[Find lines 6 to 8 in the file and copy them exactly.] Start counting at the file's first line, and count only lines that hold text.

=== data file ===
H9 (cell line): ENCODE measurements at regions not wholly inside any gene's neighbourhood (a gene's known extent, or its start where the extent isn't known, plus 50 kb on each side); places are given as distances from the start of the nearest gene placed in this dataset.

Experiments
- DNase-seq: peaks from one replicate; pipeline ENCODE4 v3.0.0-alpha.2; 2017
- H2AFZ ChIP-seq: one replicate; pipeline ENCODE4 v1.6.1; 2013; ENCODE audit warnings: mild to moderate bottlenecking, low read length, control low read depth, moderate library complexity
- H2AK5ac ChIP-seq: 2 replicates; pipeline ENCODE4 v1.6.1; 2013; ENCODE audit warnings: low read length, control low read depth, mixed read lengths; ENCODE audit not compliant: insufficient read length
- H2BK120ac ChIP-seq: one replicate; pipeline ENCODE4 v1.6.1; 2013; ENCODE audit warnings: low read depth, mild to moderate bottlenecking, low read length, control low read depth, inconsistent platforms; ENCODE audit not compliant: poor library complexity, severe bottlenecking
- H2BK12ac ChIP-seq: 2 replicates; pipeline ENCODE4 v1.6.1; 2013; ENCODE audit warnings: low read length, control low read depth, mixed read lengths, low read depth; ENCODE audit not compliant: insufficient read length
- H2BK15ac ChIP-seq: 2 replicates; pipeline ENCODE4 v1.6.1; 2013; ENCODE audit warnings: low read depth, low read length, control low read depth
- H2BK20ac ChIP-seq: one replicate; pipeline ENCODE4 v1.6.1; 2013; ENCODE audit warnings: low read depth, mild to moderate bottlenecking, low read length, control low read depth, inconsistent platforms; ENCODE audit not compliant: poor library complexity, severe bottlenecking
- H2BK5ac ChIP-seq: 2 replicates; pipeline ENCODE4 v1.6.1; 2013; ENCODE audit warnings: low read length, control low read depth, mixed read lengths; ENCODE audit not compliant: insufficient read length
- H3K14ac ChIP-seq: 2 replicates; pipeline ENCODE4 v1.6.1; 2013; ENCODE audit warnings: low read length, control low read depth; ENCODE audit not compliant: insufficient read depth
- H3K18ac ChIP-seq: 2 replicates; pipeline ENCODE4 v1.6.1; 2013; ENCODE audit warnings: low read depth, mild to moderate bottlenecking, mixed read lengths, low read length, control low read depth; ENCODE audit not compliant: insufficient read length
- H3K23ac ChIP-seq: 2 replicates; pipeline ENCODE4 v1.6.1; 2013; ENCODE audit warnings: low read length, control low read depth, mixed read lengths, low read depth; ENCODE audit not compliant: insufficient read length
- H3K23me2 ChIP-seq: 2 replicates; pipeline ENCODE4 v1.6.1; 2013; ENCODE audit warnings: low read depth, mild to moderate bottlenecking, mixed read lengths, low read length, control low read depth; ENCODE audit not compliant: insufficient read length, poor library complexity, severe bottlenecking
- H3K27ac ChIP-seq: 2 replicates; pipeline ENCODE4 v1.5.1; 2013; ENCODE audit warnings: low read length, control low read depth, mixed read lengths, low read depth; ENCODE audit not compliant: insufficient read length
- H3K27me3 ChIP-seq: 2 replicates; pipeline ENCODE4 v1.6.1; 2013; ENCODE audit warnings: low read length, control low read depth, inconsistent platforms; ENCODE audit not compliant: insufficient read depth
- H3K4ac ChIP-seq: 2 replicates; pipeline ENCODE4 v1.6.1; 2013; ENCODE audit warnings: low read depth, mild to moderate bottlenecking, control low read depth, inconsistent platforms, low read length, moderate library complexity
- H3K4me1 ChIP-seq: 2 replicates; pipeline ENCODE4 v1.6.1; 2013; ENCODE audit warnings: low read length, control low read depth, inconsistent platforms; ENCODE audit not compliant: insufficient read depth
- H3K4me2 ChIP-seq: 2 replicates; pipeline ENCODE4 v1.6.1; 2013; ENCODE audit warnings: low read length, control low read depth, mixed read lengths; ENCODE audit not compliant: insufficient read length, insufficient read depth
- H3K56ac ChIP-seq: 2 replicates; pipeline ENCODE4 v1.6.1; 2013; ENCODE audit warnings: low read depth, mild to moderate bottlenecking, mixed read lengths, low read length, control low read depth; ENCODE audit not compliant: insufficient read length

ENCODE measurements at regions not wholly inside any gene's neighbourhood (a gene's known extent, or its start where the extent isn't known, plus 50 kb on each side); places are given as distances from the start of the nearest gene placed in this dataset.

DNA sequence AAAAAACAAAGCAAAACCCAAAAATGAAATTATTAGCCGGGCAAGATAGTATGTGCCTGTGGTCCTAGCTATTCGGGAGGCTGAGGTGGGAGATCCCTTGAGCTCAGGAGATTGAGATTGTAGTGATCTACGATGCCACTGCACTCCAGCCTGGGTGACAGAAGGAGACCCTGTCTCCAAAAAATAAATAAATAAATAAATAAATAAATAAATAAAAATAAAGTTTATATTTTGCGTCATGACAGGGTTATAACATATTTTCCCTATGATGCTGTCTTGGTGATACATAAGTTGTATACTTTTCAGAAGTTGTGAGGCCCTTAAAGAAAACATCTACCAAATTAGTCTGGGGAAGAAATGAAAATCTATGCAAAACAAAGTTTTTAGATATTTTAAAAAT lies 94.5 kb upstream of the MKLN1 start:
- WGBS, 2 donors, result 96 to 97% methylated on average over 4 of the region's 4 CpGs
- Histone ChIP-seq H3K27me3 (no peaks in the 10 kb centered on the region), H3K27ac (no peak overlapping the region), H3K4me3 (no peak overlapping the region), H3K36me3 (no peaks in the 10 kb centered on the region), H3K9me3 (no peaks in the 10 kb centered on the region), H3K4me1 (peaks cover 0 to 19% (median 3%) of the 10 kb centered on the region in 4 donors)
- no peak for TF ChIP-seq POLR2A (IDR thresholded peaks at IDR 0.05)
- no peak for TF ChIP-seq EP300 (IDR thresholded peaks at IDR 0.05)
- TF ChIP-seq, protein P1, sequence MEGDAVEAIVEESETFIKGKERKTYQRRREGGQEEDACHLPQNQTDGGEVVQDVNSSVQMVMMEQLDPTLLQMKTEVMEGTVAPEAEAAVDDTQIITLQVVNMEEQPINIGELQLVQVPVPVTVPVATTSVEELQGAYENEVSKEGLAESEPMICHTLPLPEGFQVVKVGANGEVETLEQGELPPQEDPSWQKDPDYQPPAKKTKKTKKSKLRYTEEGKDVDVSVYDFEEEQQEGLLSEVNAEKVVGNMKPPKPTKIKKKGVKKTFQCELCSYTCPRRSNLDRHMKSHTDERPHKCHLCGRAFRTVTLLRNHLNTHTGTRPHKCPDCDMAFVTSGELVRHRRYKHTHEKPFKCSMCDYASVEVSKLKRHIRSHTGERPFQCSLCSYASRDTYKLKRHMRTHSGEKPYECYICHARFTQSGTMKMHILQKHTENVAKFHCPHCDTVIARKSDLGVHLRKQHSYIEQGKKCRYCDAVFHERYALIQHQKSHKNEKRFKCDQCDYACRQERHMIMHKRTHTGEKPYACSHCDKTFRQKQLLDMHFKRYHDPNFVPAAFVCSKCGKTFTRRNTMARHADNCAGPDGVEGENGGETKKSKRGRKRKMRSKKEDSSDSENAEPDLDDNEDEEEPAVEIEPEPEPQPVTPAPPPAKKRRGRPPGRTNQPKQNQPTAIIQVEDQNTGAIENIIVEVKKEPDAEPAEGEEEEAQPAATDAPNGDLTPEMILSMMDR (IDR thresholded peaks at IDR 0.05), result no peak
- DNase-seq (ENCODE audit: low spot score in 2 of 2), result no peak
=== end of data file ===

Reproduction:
- H2BK120ac ChIP-seq: one replicate; pipeline ENCODE4 v1.6.1; 2013; ENCODE audit warnings: low read depth, mild to moderate bottlenecking, low read length, control low read depth, inconsistent platforms; ENCODE audit not compliant: poor library complexity, severe bottlenecking
- H2BK12ac ChIP-seq: 2 replicates; pipeline ENCODE4 v1.6.1; 2013; ENCODE audit warnings: low read length, control low read depth, mixed read lengths, low read depth; ENCODE audit not compliant: insufficient read length
- H2BK15ac ChIP-seq: 2 replicates; pipeline ENCODE4 v1.6.1; 2013; ENCODE audit warnings: low read depth, low read length, control low read depth